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15 Law of Towage

Simon Rainey

From: The IMLI Manual on International Maritime Law: Volume II: Shipping Law

Edited By: David J Attard, Malgosia Fitzmaurice, Ignacio Arroyo, Norman Martinez, Elda Belja

From: Oxford Public International Law (http://opil.ouplaw.com). (c) Oxford University Press, 2021. All Rights Reserved.date: 04 December 2021

Seafarers — Nationality of ships — Straits — Contract claims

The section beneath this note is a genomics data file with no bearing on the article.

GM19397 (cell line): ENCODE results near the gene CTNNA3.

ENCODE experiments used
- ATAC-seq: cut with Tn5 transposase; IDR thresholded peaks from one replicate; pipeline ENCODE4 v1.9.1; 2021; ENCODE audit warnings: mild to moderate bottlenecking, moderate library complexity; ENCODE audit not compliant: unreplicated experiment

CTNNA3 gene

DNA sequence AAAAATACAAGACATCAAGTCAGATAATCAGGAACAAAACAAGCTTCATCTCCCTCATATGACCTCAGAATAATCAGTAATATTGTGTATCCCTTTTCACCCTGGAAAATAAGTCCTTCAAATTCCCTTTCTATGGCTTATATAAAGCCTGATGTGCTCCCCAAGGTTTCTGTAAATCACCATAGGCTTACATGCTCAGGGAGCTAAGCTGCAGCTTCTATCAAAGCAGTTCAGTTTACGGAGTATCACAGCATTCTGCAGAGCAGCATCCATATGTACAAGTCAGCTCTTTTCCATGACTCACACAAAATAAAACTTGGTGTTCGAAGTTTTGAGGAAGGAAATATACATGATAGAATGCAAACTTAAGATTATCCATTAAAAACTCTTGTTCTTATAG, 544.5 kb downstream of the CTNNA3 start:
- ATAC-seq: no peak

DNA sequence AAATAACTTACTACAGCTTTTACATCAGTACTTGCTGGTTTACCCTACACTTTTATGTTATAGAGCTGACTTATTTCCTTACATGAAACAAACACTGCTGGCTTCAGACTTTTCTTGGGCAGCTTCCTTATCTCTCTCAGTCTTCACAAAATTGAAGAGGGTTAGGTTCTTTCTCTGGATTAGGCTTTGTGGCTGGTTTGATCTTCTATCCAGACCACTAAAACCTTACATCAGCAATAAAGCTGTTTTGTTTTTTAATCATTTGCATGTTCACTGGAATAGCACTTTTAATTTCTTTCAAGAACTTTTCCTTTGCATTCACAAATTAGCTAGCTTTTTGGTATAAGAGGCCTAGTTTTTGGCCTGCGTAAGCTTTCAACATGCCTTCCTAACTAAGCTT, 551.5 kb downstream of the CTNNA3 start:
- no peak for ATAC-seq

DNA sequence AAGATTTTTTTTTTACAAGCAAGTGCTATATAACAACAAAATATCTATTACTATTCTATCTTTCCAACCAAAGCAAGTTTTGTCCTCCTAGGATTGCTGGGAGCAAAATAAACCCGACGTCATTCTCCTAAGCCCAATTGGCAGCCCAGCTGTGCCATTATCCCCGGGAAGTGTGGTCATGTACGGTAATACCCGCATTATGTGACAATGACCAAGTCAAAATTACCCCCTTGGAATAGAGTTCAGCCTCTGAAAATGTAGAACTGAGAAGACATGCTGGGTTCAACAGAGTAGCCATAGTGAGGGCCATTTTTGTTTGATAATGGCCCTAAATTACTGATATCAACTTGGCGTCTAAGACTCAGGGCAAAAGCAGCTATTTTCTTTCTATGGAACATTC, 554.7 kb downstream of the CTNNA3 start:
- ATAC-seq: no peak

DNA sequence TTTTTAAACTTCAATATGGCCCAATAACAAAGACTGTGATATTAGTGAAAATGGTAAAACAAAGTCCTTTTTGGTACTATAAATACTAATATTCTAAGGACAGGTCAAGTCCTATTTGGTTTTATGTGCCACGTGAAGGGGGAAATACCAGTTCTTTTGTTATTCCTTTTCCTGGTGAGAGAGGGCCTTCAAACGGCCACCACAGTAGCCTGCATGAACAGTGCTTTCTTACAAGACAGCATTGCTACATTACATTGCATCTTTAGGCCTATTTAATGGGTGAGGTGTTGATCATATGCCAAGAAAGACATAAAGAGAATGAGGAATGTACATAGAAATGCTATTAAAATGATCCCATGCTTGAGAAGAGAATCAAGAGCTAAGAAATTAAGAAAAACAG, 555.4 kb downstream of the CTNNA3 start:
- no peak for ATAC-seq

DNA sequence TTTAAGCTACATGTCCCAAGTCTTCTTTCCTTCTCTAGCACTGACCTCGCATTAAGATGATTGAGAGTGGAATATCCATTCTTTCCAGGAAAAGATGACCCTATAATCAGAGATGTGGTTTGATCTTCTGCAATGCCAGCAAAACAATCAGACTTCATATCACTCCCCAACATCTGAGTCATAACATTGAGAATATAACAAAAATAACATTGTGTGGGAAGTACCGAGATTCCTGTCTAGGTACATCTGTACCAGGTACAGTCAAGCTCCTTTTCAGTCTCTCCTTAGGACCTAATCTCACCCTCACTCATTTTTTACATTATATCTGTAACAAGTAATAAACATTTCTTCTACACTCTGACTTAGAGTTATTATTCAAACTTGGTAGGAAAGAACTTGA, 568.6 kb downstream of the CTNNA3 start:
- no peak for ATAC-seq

This chapter provides an overview of the nature and basic principles governing towage under English law. It also considers the key terms used in the standard forms employed such as the UK Standard Conditions for Towage and Other Services (UKSCT) and the Baltic and International Maritime Council (BIMCO). Historically, towage is defined as the employment of one vessel to expedite the voyage of another, when nothing more is required than the accelerating of its progress. Now, under a contract of towage, the tug owner agrees to provide the services of the tug for an agreed service, purpose, or period in exchange for periodic or lump sum payments. Due to similarities, the chapter distinguishes the act of towage from salvage. The defining characteristic of salvage is that, unlike towage, salvage exists independently of any contract. Four essential requirements must also be satisfied: subject, danger, voluntariness, and success.

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